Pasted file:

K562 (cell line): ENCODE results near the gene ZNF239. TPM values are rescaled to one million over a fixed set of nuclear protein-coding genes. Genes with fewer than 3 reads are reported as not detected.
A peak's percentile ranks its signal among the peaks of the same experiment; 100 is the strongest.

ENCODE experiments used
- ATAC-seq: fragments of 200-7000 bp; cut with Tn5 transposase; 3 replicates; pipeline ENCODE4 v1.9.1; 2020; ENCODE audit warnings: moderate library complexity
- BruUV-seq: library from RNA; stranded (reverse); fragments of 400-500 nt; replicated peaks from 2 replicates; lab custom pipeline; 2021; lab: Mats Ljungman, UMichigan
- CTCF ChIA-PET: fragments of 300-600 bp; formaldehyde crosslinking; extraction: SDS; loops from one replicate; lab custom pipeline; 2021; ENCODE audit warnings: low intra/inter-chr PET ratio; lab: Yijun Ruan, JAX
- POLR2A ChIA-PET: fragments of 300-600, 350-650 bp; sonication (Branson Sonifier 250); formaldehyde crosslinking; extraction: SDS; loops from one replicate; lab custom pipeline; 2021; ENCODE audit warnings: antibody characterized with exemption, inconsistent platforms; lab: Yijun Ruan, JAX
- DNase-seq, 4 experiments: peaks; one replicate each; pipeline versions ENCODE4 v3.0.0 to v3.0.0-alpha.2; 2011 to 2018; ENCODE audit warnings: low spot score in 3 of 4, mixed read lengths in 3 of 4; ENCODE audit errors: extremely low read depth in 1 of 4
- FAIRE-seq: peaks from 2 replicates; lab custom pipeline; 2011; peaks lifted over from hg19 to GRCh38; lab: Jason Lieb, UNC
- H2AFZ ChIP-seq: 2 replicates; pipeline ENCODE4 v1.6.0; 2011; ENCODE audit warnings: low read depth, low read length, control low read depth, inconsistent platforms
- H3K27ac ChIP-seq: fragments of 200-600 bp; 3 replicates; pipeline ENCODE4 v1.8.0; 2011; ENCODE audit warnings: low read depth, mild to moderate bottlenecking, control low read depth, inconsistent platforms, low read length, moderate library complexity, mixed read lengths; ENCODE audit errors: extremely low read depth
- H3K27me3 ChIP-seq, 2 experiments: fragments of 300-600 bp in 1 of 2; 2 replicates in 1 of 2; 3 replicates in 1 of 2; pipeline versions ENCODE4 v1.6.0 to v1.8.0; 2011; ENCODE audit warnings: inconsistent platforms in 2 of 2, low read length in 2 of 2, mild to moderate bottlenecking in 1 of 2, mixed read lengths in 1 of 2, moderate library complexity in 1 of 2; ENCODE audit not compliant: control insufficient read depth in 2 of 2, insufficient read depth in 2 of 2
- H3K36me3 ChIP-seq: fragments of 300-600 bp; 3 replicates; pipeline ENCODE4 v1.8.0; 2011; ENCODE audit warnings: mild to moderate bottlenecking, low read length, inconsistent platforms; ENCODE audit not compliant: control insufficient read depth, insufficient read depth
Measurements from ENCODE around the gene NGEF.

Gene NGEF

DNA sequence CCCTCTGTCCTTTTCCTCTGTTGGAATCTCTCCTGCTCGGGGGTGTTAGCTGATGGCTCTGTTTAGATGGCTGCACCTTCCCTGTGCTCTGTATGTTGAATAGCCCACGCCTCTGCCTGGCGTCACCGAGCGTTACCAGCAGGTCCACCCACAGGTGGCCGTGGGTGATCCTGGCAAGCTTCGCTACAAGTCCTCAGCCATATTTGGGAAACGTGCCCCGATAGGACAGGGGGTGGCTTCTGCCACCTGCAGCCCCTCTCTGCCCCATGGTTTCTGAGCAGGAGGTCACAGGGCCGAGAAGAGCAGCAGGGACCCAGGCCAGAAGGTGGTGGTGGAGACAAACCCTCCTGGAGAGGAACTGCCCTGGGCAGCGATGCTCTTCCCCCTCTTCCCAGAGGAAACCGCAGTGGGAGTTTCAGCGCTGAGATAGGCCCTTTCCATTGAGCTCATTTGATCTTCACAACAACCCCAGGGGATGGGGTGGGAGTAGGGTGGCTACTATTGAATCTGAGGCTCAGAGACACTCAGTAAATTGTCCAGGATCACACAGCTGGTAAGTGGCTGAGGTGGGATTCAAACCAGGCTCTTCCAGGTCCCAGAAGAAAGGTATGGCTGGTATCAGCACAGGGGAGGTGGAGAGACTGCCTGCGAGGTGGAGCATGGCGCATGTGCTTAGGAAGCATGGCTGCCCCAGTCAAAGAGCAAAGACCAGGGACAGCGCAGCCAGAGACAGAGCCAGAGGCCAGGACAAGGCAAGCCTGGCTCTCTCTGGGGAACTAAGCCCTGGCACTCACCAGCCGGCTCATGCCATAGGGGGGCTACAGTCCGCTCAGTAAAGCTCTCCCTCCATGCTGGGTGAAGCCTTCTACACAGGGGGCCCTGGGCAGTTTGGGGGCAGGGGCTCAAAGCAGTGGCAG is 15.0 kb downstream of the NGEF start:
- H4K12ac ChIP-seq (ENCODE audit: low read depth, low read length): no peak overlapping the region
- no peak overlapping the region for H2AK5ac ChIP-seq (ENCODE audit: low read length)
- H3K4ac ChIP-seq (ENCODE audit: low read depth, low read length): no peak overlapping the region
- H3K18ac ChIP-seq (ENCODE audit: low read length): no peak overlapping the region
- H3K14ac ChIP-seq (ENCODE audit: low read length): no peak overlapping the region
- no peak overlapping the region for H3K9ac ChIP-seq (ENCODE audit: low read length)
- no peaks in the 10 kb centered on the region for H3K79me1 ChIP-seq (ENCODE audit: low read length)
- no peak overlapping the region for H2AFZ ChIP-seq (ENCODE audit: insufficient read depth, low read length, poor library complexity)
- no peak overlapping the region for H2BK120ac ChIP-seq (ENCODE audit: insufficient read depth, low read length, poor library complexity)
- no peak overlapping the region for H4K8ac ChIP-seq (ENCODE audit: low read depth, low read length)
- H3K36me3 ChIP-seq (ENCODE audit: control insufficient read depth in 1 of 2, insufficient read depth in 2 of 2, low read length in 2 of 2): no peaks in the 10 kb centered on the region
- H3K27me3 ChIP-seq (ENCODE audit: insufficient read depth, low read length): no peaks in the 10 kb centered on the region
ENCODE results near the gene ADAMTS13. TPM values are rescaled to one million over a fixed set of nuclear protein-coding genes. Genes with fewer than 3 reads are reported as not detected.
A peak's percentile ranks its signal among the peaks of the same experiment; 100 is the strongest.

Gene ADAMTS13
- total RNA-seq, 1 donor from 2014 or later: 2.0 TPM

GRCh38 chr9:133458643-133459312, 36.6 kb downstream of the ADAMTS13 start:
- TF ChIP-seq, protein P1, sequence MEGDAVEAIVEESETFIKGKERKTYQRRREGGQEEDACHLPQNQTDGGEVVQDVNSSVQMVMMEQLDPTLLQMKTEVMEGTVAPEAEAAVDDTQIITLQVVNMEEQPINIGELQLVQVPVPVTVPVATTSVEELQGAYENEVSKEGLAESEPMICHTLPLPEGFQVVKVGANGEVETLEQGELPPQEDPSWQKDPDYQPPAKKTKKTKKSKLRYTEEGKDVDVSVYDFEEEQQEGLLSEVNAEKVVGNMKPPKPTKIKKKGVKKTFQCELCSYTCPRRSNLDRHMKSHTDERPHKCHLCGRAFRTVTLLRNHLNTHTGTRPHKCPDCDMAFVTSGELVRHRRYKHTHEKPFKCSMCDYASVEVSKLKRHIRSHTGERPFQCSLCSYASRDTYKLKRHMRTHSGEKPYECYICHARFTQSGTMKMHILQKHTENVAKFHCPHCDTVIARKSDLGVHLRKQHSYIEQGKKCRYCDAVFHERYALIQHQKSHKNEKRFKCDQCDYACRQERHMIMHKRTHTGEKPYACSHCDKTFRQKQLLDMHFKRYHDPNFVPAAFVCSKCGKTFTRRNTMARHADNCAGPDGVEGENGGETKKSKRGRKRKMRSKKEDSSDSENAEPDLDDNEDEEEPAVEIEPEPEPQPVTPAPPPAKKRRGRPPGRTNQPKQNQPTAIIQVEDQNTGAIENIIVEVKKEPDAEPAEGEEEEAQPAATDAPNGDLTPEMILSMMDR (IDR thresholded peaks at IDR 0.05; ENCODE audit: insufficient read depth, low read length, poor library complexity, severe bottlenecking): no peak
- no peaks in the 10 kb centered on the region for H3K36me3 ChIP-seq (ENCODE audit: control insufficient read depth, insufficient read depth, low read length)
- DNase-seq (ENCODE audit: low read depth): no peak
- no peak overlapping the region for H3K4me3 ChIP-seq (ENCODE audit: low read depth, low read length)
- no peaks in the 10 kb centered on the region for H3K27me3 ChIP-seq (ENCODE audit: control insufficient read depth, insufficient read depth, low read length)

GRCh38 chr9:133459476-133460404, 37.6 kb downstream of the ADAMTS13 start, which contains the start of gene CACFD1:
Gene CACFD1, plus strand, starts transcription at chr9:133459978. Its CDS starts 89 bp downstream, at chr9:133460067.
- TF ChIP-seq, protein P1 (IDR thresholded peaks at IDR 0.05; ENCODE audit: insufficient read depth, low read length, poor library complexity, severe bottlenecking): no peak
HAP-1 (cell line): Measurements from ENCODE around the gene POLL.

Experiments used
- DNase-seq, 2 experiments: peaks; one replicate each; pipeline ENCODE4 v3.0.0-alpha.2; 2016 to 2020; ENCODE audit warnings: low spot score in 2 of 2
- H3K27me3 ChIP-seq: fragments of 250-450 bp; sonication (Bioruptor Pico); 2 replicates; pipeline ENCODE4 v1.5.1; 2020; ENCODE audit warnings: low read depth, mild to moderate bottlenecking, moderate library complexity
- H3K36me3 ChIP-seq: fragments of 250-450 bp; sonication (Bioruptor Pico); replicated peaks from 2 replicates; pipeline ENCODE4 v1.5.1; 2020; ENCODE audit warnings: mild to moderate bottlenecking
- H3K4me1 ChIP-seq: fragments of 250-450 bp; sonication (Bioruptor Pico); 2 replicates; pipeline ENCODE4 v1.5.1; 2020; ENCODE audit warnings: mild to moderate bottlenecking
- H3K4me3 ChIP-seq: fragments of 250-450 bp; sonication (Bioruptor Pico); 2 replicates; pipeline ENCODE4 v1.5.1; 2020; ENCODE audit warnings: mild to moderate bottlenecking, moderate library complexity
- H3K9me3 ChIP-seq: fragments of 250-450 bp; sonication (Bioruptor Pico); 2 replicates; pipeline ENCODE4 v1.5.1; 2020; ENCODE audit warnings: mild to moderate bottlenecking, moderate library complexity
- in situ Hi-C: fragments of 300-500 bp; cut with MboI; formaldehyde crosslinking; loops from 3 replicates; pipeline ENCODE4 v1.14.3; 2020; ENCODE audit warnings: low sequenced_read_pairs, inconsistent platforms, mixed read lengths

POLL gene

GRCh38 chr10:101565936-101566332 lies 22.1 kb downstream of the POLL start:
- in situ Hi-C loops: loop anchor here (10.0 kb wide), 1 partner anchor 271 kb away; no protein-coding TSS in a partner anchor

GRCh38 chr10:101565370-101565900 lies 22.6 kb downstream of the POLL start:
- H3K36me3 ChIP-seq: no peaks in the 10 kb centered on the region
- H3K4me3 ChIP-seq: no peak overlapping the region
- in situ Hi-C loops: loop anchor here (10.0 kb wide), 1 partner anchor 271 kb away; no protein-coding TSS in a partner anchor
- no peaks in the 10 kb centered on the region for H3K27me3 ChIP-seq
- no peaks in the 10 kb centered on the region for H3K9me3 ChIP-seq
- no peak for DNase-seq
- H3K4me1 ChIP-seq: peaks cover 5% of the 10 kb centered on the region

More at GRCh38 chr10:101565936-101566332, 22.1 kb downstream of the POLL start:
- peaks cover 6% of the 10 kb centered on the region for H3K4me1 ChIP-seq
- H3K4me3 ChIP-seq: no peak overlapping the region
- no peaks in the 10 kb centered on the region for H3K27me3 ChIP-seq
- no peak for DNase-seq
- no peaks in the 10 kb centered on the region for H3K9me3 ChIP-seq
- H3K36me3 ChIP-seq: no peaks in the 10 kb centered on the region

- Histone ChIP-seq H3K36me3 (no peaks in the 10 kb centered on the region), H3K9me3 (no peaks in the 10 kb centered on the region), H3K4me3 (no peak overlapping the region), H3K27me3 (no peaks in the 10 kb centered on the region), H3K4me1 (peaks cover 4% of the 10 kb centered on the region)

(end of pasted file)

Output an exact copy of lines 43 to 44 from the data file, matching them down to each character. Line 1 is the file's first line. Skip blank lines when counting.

Experiments used
- DNase-seq, 2 experiments: peaks; one replicate each; pipeline ENCODE4 v3.0.0-alpha.2; 2016 to 2020; ENCODE audit warnings: low spot score in 2 of 2